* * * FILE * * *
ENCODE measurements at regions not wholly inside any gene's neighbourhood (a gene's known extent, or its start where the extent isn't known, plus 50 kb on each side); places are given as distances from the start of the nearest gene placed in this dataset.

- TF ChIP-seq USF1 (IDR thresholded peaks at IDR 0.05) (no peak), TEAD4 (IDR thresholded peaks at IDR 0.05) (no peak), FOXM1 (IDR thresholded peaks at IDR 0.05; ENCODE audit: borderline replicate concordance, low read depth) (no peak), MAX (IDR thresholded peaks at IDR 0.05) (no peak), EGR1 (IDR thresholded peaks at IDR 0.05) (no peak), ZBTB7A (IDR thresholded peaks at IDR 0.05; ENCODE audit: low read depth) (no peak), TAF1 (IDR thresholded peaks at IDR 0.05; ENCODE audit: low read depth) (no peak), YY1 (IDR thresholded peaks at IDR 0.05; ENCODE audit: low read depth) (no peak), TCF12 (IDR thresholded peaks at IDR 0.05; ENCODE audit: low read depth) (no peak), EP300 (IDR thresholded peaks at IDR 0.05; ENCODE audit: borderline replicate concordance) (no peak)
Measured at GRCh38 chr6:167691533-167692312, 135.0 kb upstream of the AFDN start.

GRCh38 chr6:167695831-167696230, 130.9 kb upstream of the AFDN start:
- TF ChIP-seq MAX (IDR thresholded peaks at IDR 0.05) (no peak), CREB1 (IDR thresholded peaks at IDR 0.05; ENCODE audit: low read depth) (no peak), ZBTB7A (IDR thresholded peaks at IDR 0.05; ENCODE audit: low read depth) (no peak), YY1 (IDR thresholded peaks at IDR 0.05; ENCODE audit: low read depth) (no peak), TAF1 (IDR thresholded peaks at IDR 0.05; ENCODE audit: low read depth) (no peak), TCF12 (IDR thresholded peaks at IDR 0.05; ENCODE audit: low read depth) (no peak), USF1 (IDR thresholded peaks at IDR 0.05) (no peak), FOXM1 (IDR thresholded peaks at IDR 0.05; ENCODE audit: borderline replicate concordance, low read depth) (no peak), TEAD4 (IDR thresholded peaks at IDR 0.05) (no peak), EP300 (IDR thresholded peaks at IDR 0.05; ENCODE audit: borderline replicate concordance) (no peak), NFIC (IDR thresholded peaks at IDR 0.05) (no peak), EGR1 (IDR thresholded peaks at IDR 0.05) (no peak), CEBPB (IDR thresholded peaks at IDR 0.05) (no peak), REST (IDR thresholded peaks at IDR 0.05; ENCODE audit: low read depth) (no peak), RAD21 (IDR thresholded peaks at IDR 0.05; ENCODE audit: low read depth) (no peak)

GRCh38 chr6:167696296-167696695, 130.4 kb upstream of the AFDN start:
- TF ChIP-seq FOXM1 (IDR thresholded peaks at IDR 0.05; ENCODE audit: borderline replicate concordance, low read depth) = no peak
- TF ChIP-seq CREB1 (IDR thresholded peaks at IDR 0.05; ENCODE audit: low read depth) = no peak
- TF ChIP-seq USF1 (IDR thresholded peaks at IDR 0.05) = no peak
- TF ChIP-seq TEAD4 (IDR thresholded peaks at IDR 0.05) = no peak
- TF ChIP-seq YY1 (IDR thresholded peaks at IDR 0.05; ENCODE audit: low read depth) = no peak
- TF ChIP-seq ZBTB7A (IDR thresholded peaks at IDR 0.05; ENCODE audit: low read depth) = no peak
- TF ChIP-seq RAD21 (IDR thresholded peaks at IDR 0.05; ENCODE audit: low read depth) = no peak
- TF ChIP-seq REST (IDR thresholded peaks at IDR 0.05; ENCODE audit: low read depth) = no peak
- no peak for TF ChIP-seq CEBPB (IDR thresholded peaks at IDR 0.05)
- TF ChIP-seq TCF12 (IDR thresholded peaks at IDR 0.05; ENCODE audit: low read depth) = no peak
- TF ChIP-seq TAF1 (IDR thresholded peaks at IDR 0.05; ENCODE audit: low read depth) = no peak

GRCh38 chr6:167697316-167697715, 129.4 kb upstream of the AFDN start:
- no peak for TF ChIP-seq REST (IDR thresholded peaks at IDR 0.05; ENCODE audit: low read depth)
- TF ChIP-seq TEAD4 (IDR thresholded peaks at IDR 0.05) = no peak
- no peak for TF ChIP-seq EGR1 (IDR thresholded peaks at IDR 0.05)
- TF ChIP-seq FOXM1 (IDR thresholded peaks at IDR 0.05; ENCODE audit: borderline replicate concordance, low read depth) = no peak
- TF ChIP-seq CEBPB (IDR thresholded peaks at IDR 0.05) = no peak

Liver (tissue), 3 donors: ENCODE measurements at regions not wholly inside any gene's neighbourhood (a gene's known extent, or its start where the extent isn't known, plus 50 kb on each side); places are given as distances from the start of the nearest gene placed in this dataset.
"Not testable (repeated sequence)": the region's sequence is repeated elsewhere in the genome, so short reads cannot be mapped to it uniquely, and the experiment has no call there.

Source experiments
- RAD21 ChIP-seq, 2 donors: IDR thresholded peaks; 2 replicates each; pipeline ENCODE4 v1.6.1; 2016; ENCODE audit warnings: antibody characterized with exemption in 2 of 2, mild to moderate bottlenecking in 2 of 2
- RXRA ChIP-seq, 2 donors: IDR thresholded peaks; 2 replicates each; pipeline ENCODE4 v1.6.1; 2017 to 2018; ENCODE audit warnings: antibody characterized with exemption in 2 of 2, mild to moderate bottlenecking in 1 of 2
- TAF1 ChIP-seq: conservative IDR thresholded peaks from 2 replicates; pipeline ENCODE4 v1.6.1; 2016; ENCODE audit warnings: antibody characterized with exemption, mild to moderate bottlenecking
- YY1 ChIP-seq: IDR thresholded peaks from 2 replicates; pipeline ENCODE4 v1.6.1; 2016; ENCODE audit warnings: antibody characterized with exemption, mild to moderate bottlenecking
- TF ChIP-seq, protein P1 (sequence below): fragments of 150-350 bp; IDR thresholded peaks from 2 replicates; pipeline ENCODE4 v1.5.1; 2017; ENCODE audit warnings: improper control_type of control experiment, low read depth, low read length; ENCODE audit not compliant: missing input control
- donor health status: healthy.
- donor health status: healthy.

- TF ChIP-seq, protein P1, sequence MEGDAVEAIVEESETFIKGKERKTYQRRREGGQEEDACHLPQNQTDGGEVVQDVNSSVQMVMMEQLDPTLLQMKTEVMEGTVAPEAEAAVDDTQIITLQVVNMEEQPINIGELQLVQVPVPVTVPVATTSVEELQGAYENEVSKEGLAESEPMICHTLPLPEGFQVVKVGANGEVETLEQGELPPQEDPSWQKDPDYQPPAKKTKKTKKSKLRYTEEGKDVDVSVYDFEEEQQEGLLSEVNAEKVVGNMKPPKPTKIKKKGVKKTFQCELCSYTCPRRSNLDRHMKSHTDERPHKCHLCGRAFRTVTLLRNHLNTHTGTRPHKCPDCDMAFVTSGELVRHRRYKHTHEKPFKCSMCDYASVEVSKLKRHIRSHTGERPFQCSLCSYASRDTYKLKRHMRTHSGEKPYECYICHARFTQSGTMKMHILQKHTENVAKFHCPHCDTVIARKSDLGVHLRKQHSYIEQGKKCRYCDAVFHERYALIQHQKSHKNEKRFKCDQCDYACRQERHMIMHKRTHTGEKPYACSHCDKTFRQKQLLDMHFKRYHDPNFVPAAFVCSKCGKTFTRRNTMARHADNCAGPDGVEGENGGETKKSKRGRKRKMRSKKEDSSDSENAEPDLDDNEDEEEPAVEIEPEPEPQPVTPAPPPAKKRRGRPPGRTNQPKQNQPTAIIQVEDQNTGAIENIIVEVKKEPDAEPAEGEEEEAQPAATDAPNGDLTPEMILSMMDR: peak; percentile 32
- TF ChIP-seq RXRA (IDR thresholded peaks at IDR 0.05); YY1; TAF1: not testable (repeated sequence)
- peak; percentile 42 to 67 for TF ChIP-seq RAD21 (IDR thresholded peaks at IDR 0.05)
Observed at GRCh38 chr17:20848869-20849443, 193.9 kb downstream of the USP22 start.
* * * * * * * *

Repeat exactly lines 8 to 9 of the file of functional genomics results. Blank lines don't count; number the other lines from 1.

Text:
- TF ChIP-seq CREB1 (IDR thresholded peaks at IDR 0.05; ENCODE audit: low read depth) = no peak
- TF ChIP-seq USF1 (IDR thresholded peaks at IDR 0.05) = no peak